While the contents of Accounting Horizons should interest researchers, educators, practitioners, regulators, and students, papers submitted for publication must communicate in a manner that can be comprehended by members of the accounting profession, while still fulfilling the requirements of academic research. To that end, the main text of the article should be approximately 3,500 words in length excluding references. Technical jargon not readily understood by accounting professionals should be avoided as far as possible and clearly explained where its use is unavoidable. Essential but more technical details should be included in an appendix titled “Methods and Supplementary Information,” which should not exceed 3,000 words excluding references.2
All submitted articles processed for publication will be peer reviewed. Articles that address an especially timely subject to the accounting profession will be evaluated and refereed on an expedited basis to facilitate prompt publication if accepted.
SUBMISSION OF MANUSCRIPTS
The following guidelines should be followed for submitting manuscripts:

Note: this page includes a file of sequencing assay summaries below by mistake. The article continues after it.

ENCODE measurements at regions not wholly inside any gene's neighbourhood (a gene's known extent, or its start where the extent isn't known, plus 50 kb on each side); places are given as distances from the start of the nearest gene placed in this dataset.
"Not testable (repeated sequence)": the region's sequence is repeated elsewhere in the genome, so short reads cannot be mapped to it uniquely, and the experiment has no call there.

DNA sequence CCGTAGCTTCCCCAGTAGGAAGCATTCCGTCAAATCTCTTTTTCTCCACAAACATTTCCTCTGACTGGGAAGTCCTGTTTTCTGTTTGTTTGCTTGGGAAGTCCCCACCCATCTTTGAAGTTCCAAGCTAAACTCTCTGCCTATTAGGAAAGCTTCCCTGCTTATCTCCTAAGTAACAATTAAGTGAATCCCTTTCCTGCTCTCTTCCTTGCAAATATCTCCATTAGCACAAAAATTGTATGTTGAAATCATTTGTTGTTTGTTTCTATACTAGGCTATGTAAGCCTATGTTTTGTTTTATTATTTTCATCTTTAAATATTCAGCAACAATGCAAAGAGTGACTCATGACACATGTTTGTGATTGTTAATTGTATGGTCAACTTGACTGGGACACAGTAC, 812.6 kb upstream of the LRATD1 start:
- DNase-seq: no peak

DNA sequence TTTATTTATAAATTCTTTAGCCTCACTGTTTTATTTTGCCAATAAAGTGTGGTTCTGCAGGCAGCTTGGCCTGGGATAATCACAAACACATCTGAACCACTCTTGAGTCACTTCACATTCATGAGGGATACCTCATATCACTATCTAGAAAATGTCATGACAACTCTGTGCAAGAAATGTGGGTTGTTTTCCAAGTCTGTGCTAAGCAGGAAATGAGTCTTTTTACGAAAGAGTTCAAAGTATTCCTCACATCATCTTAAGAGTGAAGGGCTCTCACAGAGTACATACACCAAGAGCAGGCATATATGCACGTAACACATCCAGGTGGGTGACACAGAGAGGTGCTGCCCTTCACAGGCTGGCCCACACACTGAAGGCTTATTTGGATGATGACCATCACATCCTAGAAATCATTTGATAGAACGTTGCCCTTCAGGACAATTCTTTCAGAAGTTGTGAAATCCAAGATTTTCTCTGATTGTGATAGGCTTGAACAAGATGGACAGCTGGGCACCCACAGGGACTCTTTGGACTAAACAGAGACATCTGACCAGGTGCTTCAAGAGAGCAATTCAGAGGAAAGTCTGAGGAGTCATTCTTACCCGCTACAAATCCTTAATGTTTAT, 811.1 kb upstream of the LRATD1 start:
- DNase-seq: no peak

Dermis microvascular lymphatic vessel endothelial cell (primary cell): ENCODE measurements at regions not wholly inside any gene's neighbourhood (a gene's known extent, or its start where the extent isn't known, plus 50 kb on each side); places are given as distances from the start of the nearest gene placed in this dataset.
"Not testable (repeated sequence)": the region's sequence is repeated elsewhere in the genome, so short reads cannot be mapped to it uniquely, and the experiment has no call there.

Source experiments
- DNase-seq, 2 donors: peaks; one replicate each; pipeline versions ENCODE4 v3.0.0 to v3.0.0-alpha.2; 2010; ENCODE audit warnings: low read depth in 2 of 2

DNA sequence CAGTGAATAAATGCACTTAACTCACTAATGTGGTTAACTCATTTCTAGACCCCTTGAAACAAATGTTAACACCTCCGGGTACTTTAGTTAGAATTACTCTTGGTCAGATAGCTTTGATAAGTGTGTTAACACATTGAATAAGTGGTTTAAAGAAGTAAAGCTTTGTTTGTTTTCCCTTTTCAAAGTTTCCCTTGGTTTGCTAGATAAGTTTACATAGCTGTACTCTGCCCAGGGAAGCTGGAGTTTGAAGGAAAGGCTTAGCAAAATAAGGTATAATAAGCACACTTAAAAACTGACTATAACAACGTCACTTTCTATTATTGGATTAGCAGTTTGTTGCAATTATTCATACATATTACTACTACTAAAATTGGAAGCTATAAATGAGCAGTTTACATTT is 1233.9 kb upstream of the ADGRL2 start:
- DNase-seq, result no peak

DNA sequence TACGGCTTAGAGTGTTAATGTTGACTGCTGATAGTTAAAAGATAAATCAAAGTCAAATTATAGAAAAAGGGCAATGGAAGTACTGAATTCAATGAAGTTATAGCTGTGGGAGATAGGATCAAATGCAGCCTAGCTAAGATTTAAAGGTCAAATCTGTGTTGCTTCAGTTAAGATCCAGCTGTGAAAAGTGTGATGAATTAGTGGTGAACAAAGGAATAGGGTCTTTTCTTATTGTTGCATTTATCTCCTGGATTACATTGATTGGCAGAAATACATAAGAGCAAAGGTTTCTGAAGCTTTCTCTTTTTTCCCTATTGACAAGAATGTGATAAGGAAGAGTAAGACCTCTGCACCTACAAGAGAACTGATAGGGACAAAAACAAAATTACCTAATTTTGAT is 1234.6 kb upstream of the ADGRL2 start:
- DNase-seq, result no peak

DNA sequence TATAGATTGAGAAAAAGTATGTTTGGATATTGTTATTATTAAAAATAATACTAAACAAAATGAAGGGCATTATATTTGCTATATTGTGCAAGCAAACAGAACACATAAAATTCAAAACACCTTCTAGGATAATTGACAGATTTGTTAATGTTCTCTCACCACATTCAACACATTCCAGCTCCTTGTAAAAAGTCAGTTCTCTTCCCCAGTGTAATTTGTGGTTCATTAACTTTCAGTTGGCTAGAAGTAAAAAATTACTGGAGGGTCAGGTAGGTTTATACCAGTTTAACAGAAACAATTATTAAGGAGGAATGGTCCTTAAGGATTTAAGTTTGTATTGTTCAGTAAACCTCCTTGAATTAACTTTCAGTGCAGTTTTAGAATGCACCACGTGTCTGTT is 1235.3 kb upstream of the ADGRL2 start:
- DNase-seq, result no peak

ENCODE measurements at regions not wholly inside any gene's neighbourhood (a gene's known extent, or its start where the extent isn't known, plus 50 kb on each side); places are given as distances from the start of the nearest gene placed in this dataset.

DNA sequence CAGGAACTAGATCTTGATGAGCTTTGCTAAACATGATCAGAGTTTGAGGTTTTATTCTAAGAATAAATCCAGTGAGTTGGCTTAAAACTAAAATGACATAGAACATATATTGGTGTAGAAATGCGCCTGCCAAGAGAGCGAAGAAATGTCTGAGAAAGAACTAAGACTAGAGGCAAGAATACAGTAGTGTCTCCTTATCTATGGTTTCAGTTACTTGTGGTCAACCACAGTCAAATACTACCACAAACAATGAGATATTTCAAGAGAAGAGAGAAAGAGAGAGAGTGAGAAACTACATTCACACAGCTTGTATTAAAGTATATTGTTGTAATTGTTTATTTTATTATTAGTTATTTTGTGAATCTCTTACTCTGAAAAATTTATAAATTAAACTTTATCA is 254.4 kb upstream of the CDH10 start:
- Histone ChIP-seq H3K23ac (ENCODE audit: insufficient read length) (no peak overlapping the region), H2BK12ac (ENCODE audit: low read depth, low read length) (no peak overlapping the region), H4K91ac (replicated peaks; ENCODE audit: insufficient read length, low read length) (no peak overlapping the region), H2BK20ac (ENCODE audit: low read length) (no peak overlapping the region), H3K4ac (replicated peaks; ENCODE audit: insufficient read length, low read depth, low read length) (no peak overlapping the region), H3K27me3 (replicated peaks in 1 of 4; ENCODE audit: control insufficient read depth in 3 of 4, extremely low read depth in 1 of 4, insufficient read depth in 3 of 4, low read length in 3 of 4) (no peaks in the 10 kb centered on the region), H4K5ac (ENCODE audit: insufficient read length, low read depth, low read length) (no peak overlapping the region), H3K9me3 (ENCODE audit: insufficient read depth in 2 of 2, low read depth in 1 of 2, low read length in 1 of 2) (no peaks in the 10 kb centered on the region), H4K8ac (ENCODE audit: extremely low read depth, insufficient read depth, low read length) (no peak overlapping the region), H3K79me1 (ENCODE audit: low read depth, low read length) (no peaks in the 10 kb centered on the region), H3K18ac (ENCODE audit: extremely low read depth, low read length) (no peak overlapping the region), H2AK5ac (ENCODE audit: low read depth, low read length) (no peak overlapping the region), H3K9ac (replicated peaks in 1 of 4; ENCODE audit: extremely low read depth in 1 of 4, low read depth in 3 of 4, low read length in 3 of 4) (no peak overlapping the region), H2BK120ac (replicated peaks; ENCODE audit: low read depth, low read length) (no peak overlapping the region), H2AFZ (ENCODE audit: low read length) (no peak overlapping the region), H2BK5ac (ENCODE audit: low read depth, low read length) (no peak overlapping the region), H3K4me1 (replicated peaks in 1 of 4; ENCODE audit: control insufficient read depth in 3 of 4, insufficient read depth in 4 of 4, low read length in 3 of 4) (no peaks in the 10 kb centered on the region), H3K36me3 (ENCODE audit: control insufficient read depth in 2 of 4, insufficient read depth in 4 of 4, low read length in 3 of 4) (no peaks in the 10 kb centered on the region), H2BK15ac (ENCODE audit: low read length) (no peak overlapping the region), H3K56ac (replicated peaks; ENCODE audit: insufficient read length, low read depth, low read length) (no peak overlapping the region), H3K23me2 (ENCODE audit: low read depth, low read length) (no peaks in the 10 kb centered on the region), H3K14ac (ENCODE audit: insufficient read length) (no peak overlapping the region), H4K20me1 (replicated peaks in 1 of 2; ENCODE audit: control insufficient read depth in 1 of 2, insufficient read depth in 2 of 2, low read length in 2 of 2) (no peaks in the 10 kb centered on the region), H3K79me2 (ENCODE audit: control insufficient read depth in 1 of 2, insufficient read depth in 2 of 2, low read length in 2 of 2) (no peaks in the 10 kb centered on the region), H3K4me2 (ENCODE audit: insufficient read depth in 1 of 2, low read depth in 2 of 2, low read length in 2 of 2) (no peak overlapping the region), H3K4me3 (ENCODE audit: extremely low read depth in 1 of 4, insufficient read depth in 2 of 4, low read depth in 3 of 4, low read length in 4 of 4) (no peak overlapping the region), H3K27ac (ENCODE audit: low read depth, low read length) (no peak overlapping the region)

Manuscripts are submitted using the Manuscript Submission and Peer Review System at: https://www.editorialmanager.com/acch. This site contains detailed instructions regarding the preparation of files for submission. To ensure anonymous review, the title page is submitted as a separate file from the manuscript text.
Manuscripts under consideration by another journal or other publisher should not be submitted. The submitting author will be asked to verify this during the web-based submission process.
Authors should submit a 150-word abstract written with a practice audience in mind. The first section of the paper (titled “Synopsis and Contribution to Practice”) should be a brief synopsis including a clear explanation of the paper’s contribution to practice.